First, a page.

There is a strain of contemporary art that has to do with investigations of the artistic imagination as applied to social history and natural history. Perhaps the best known example of the former is Matthew Barney, who creates his own hallucinatory world out of bits and pieces of social fabric. The best known of the latter ilk might be Damien Hirst, he of sharks and cows in formaldehyde fame. As it happens, Bowdoin College Museum of Art in Brunswick, Maine, currently has an odd couple of shows (both through January 11, 2009) that bring feminine sensibilities nicely to bear on this bizarre streak in visual art.
Fantastical Fables: Paintings, Drawings, and Prints by Amy Cutler brings together 18 works on paper by an artist who has made an international name for herself with deftly rendered figurative images that read like children’s book illustrations from the theater of the absurd. Cutler’s warped fables are approachable on many levels, from “Oh, I get it” visual jokes to very detailed deconstructions of women’s place in history using surreal situations and careful attention to costumes and fabrics.
“Castoroide Colony, 2003,” for example, is a gouache tableau of bucktoothed women as beavers, felling trees with their teeth and building a lodge. I wouldn’t touch the possible meaning of that one with a ten-foot pole. “Trial, 2004” depicts 13 colonial clad ladies flying unseen kites and building brick walls in which the hems of their log black dresses have become mortared. “Four Snowmen, 2002” is a simple gouache of four bundled up women walking snowmen who sit in washtubs on sleds. The first of the four snowmen has melted clean away and the remaining three don’t look long for this world either.
What can these strange images mean? I’m tempted to read a feminist critique of patriarchal society into them, but Alison Ferris, the former Bowdoin curator who put together the show, writes in the little Cutler catalogue that “there are no answers.” “Instead, Cutler’s work investigates the interplay between the women, girls (and sometimes, men), the spaces they are in, the textiles they use, the clothes they wear, and the acts of labor or ritual they perform.”
Alison Ferris also curated Parterre: An Installation by Lauren Fensterstock, a fabulous little exhibition by an outstanding Portland, Maine, artist just waiting to be discovered by a wider art world. If I were a betting man (or a serious art collector), I’d put my money on Lauren Fensterstock to make it big one of these days. I see her as a novice in the order of art of which Louise Bourgeois is the mother superior. Of course, it would be hard to know what to acquire of Fensterstock given the eclectic nature of her art.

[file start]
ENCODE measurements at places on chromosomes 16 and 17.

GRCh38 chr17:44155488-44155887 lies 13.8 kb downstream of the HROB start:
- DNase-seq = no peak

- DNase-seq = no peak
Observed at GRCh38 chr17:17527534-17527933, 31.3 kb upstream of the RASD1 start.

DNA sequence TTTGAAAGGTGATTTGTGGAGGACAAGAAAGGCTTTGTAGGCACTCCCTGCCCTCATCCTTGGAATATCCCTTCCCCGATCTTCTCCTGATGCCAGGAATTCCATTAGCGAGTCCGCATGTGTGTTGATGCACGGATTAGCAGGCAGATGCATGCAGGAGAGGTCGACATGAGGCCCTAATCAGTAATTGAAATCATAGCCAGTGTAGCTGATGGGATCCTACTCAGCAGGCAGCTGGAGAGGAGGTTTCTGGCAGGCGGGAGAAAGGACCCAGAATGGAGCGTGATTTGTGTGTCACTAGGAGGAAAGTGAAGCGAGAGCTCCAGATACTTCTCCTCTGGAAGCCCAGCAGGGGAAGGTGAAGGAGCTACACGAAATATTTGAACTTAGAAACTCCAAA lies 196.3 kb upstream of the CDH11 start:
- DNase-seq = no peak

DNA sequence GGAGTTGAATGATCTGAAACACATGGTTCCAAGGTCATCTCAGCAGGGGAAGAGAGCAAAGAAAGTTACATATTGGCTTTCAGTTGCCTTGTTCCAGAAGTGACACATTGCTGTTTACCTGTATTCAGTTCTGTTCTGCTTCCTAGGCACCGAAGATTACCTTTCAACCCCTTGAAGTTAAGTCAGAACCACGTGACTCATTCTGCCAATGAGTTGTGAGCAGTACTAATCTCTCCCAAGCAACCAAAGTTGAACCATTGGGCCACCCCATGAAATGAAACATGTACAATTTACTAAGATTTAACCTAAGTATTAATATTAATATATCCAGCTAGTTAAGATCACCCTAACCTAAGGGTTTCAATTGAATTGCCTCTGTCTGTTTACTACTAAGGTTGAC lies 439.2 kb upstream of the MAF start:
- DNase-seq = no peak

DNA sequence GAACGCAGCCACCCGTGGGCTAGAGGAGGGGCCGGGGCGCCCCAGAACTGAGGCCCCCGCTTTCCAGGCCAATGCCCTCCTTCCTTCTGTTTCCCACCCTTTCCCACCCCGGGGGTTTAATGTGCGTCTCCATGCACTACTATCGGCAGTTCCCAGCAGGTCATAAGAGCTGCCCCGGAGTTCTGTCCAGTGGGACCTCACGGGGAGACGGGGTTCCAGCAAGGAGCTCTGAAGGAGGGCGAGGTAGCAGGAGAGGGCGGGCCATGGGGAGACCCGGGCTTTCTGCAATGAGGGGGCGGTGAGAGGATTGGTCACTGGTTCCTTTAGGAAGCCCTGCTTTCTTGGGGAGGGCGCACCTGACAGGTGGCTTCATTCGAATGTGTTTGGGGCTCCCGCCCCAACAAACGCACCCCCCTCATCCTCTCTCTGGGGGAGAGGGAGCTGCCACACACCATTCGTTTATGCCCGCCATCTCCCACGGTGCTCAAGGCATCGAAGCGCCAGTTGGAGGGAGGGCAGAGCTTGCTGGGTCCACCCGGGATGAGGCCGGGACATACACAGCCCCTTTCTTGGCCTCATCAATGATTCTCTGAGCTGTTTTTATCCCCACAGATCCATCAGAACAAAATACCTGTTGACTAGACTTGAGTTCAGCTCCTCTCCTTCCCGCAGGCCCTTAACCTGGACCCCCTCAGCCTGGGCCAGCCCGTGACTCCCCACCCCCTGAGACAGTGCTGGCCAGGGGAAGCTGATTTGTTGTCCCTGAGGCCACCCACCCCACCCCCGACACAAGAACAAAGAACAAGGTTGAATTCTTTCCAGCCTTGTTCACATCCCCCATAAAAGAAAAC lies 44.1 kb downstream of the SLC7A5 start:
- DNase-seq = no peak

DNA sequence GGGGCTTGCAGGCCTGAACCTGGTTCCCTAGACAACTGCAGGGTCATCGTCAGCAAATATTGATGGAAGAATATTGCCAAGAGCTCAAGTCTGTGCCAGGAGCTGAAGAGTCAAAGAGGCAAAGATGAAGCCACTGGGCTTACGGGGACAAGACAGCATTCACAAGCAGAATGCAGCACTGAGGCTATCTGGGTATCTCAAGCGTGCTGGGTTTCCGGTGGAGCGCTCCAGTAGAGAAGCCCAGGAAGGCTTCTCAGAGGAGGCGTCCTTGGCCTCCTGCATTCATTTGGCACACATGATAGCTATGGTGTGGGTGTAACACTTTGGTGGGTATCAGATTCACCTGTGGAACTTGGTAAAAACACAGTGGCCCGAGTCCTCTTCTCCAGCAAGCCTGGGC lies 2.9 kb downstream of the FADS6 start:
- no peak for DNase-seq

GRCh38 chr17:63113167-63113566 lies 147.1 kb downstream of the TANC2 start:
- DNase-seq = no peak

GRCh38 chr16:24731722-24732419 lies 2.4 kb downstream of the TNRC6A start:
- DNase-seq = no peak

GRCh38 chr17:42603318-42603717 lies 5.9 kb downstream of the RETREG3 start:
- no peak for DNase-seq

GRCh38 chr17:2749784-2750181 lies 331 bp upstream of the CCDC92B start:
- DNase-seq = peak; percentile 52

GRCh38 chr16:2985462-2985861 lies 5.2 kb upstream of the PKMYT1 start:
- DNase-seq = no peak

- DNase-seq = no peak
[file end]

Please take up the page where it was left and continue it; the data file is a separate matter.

Parterre, which means “flower bed” in French, is a multi-faceted installation created in response to burrowing into the vaults of the Bowdoin Museum collection in search of objects and images that spoke to Fensterstock of landscape and gardening. What she came out with were a series of chromolithographic prints of “Victoria Regia, or the Great Water Lily of America” by William Sharp (1830-1875), a set of six etchings of “Views of the Chateau and Gardens of Rueil” by Israel Silvestre the Younger (1621-1691), and a handful of antique watches.
In response to these disparate objects, Lauren Fensterstock filled a gallery floor of the Bowdoin Museum with a lavish, painstakingly cut and curled “Lily Pond” of quilled black paper, Plexiglas, and charcoal dust. One wall of the gallery, painted green for the occasion, features a diagram of the hedge maze at Versailles set out in cubic zirconia, easily overlooked until they sparkle minutely. There is also a pair of ink and gouache images of flowers and fountains. And displayed in a case with the antique watches are three of Fensterstock’s trademark decadent jewelry pieces – diamonds, rubies, and sapphires set into wizened seed potatoes and a rotten black banana.
I’ll give the last word to Alison Ferris, who is already sorely missed at Bowdoin. “As a complete installation,” writes Ferris, “Parterre suggests not only that nature’s time is precious, but that, now more than ever, it is in crisis.”
(Bowdoin College Museum of Art, Brunswick, ME, 207-725-3275.)